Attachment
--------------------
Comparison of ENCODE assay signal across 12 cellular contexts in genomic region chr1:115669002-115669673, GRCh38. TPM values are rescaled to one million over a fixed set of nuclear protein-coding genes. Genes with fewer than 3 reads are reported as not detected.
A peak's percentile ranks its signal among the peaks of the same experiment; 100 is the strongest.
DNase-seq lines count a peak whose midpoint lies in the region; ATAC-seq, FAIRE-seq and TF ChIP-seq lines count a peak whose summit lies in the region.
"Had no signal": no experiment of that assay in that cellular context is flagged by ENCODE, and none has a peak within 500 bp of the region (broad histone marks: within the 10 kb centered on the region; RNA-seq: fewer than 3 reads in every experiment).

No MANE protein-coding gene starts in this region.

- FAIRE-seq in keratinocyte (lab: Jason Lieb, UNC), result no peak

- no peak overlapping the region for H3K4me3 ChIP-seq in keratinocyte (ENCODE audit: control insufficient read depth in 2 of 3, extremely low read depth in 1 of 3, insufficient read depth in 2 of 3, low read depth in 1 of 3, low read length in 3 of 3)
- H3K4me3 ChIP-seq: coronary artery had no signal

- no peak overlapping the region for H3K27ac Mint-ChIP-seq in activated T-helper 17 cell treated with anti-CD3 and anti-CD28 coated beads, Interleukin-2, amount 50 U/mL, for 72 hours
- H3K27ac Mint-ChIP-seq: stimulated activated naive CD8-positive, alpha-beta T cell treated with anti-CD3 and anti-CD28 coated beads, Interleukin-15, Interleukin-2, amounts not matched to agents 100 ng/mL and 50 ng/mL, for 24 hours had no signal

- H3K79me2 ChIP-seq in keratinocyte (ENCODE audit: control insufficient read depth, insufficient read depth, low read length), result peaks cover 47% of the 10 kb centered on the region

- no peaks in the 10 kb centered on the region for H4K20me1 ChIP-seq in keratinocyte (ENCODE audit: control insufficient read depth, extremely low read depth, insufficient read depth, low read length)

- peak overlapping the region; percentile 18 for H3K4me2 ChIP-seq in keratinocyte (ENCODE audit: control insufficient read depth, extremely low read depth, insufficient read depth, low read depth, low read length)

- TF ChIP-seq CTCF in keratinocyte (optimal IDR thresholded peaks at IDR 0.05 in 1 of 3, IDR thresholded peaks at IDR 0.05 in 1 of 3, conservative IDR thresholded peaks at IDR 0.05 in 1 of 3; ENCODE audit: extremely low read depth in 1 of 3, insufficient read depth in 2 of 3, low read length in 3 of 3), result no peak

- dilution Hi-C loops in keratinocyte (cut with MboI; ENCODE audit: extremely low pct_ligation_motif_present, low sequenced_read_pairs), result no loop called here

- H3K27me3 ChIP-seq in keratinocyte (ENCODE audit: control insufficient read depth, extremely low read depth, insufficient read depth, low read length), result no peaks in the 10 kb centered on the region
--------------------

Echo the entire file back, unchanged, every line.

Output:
Comparison of ENCODE assay signal across 12 cellular contexts in genomic region chr1:115669002-115669673, GRCh38. TPM values are rescaled to one million over a fixed set of nuclear protein-coding genes. Genes with fewer than 3 reads are reported as not detected.
A peak's percentile ranks its signal among the peaks of the same experiment; 100 is the strongest.
DNase-seq lines count a peak whose midpoint lies in the region; ATAC-seq, FAIRE-seq and TF ChIP-seq lines count a peak whose summit lies in the region.
"Had no signal": no experiment of that assay in that cellular context is flagged by ENCODE, and none has a peak within 500 bp of the region (broad histone marks: within the 10 kb centered on the region; RNA-seq: fewer than 3 reads in every experiment).

No MANE protein-coding gene starts in this region.

- FAIRE-seq in keratinocyte (lab: Jason Lieb, UNC), result no peak

- no peak overlapping the region for H3K4me3 ChIP-seq in keratinocyte (ENCODE audit: control insufficient read depth in 2 of 3, extremely low read depth in 1 of 3, insufficient read depth in 2 of 3, low read depth in 1 of 3, low read length in 3 of 3)
- H3K4me3 ChIP-seq: coronary artery had no signal

- no peak overlapping the region for H3K27ac Mint-ChIP-seq in activated T-helper 17 cell treated with anti-CD3 and anti-CD28 coated beads, Interleukin-2, amount 50 U/mL, for 72 hours
- H3K27ac Mint-ChIP-seq: stimulated activated naive CD8-positive, alpha-beta T cell treated with anti-CD3 and anti-CD28 coated beads, Interleukin-15, Interleukin-2, amounts not matched to agents 100 ng/mL and 50 ng/mL, for 24 hours had no signal

- H3K79me2 ChIP-seq in keratinocyte (ENCODE audit: control insufficient read depth, insufficient read depth, low read length), result peaks cover 47% of the 10 kb centered on the region

- no peaks in the 10 kb centered on the region for H4K20me1 ChIP-seq in keratinocyte (ENCODE audit: control insufficient read depth, extremely low read depth, insufficient read depth, low read length)

- peak overlapping the region; percentile 18 for H3K4me2 ChIP-seq in keratinocyte (ENCODE audit: control insufficient read depth, extremely low read depth, insufficient read depth, low read depth, low read length)

- TF ChIP-seq CTCF in keratinocyte (optimal IDR thresholded peaks at IDR 0.05 in 1 of 3, IDR thresholded peaks at IDR 0.05 in 1 of 3, conservative IDR thresholded peaks at IDR 0.05 in 1 of 3; ENCODE audit: extremely low read depth in 1 of 3, insufficient read depth in 2 of 3, low read length in 3 of 3), result no peak

- dilution Hi-C loops in keratinocyte (cut with MboI; ENCODE audit: extremely low pct_ligation_motif_present, low sequenced_read_pairs), result no loop called here

- H3K27me3 ChIP-seq in keratinocyte (ENCODE audit: control insufficient read depth, extremely low read depth, insufficient read depth, low read length), result no peaks in the 10 kb centered on the region